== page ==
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Reprinted with permission from AlterNet.

 

One of the many threads in the ongoing Russia investigation is a mysterious meeting between Blackwater founder — and ally to President Donald Trump — Erik Prince and Kirill Dmitriev, the CEO of Russia’s sovereign wealth fund during the presidential transition period in January 2017.

Prince has said that the meeting, also attended by UAE adviser George Nader, was not pre-arranged and was just “over a beer.” He said he was not representing Trump in the meeting. However, a report from the Washington Post found that special counsel Robert Mueller has evidence that the meeting was actually pre-arranged to set up a backchannel between the Trump administration and Russia.

And now a new report from the Daily Beast details an account of the meeting from a memo kept by the Russian side of the conversation. It contains the details for a plan of an expansive alliance between the United States and Russia on a range of issues.

This includes:

  • An alliance between U.S. and Russian forces to fight ISIS
  • “A serious joint effort” to address the spread of weapons of mass destruction
  • A proposal for joint economic investment in each country
  • An ‘honest and open and continual dialogue” on differences between the countries
  • A working group to improve the U.S.-Russia relationship

The report doesn’t resolve many of the open questions about the meeting — particularly regarding any potential coordination with the Trump camp. But it does paint a clearer picture of what the meeting discussed, which is particularly startling given the Russian interference in the 2016 election.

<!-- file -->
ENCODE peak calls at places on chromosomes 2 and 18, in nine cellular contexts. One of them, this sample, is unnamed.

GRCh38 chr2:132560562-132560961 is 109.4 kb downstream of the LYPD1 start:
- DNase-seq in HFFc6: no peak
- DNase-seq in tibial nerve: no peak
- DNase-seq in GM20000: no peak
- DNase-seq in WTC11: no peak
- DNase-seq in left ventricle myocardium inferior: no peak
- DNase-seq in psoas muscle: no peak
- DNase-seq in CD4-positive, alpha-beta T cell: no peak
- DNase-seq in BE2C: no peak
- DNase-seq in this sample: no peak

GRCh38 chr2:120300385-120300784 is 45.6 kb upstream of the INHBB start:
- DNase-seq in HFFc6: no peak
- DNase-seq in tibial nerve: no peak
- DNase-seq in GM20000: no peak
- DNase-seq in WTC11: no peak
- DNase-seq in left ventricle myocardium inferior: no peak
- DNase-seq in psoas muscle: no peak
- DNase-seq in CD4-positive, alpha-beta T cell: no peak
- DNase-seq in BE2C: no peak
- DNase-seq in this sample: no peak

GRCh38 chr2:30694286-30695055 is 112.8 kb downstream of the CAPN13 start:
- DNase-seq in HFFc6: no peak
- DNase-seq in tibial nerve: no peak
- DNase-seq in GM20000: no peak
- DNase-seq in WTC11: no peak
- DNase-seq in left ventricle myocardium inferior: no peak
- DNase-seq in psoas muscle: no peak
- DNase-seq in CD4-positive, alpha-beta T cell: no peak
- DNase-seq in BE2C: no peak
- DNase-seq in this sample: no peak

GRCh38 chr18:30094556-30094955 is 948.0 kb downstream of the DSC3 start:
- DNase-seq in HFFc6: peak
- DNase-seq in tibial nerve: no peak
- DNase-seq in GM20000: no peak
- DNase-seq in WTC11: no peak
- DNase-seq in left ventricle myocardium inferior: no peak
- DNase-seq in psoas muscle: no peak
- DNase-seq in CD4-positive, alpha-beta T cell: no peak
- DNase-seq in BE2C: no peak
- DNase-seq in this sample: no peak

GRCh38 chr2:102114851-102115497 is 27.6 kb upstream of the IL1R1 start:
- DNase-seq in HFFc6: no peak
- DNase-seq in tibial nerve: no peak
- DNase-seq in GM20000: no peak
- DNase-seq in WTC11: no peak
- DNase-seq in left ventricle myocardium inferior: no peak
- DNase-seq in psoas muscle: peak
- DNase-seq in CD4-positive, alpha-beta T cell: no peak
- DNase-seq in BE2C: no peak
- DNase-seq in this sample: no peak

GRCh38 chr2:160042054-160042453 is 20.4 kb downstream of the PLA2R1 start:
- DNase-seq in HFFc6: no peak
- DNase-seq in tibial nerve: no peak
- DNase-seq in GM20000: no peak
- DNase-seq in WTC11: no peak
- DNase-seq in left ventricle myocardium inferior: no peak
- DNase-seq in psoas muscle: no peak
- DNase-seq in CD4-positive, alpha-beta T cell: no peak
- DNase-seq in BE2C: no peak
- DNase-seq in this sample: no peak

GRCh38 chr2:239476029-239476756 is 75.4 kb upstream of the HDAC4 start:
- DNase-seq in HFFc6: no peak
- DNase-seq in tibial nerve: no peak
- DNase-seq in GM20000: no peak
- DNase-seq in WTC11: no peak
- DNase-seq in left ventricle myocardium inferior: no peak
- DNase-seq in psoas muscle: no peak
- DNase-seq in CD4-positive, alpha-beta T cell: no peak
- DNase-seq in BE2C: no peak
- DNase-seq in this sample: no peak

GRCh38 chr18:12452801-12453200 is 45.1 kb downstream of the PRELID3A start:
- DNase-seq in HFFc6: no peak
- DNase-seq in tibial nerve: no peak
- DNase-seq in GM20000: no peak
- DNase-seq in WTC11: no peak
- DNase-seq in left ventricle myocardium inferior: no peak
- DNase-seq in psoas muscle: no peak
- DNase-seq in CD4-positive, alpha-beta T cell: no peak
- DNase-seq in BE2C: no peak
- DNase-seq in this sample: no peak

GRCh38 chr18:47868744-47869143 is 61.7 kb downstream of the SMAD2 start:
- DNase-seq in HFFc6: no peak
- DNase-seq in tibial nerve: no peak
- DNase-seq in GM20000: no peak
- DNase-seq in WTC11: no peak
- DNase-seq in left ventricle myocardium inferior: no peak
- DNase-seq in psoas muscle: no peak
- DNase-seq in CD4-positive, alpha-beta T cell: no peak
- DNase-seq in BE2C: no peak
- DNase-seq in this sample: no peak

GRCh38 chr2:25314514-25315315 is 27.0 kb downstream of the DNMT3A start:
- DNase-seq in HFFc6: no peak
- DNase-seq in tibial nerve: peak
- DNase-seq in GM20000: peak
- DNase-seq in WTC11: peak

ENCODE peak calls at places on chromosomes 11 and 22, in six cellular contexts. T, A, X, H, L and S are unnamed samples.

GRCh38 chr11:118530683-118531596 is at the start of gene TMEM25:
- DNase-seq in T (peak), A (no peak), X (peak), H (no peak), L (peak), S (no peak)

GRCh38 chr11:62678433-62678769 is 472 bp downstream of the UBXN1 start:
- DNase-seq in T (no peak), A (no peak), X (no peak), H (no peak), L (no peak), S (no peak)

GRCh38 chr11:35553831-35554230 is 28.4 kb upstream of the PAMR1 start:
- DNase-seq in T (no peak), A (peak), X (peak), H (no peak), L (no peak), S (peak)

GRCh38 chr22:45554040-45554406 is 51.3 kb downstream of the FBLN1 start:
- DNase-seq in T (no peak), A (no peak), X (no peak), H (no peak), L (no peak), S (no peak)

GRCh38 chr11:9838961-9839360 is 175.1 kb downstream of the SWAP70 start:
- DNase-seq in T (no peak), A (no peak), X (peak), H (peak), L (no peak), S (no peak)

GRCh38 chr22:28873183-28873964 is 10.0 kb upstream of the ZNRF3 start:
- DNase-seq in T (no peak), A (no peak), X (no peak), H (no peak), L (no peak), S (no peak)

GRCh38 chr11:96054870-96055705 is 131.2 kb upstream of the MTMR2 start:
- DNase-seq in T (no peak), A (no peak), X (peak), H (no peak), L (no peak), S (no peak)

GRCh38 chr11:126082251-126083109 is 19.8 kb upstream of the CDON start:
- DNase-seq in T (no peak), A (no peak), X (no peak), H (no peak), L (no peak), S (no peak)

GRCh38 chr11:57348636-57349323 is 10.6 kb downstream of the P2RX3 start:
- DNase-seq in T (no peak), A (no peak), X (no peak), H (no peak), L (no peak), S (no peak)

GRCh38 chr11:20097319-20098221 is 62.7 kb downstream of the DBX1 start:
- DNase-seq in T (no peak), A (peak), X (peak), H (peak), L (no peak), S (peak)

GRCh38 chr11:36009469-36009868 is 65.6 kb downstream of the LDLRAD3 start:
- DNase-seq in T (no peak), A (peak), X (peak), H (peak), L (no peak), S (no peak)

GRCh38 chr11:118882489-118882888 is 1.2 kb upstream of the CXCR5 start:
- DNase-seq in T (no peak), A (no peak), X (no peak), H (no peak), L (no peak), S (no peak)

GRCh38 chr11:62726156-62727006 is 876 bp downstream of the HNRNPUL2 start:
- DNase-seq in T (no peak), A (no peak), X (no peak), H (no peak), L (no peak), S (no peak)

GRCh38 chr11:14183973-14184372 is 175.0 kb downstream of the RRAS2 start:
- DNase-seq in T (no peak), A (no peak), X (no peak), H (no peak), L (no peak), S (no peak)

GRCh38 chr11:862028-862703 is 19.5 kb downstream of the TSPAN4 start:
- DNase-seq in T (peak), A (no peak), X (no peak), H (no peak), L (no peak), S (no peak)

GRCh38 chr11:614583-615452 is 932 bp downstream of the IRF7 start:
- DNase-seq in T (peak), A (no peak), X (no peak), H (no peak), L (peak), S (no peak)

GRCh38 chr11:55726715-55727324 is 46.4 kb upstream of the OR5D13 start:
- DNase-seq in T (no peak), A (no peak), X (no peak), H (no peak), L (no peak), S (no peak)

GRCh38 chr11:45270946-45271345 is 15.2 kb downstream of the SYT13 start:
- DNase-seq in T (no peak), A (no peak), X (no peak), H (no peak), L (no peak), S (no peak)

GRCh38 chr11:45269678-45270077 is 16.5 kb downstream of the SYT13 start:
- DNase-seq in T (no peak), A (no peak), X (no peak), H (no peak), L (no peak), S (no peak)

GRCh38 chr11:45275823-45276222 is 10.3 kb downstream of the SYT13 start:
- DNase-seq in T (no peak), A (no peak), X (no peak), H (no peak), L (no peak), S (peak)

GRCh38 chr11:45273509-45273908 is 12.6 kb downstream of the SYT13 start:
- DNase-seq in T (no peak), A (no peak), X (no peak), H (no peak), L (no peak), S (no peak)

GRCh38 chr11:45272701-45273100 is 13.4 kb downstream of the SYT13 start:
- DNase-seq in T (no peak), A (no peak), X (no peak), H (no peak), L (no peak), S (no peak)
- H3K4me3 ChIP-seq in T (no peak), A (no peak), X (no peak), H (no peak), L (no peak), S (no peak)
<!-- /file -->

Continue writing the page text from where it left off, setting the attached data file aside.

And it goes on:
An Obama-era State Department official called the proposal “breathtaking.”

Cody Fenwick is a reporter and editor. Follow him on Twitter @codytfenwick.

 

Reprinted with permission from DailyKos

The coronavirus pandemic has changed much about American politics and society—but not everything. One constant is that Republicans believe a lot of stupid things about how to run a country. Correction: Who knows what they actually believe. Is it better if they're lying rather than deluded? Either way, Republicans definitely say a lot of stupid things.

One of their longest-standing vapidities is the hoary, cockeyed notion that government should be run like a business. Trump has said this, as has his supremely unqualified son-in-law Jared Kushner, and so did Mitt Romney during his 2012 presidential run, just to name a few.

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